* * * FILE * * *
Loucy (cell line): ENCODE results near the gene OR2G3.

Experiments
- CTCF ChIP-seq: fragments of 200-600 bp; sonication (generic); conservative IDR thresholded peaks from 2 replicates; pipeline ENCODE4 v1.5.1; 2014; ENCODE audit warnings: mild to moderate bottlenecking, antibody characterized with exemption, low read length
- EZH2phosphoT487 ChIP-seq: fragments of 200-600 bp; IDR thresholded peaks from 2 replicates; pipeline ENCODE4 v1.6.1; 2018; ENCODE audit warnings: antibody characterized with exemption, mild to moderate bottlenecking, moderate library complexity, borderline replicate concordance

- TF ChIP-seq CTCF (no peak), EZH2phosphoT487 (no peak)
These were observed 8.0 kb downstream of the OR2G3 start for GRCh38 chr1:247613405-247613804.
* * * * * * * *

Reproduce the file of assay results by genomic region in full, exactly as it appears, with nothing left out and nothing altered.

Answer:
Loucy (cell line): ENCODE results near the gene OR2G3.

Experiments
- CTCF ChIP-seq: fragments of 200-600 bp; sonication (generic); conservative IDR thresholded peaks from 2 replicates; pipeline ENCODE4 v1.5.1; 2014; ENCODE audit warnings: mild to moderate bottlenecking, antibody characterized with exemption, low read length
- EZH2phosphoT487 ChIP-seq: fragments of 200-600 bp; IDR thresholded peaks from 2 replicates; pipeline ENCODE4 v1.6.1; 2018; ENCODE audit warnings: antibody characterized with exemption, mild to moderate bottlenecking, moderate library complexity, borderline replicate concordance

- TF ChIP-seq CTCF (no peak), EZH2phosphoT487 (no peak)
These were observed 8.0 kb downstream of the OR2G3 start for GRCh38 chr1:247613405-247613804.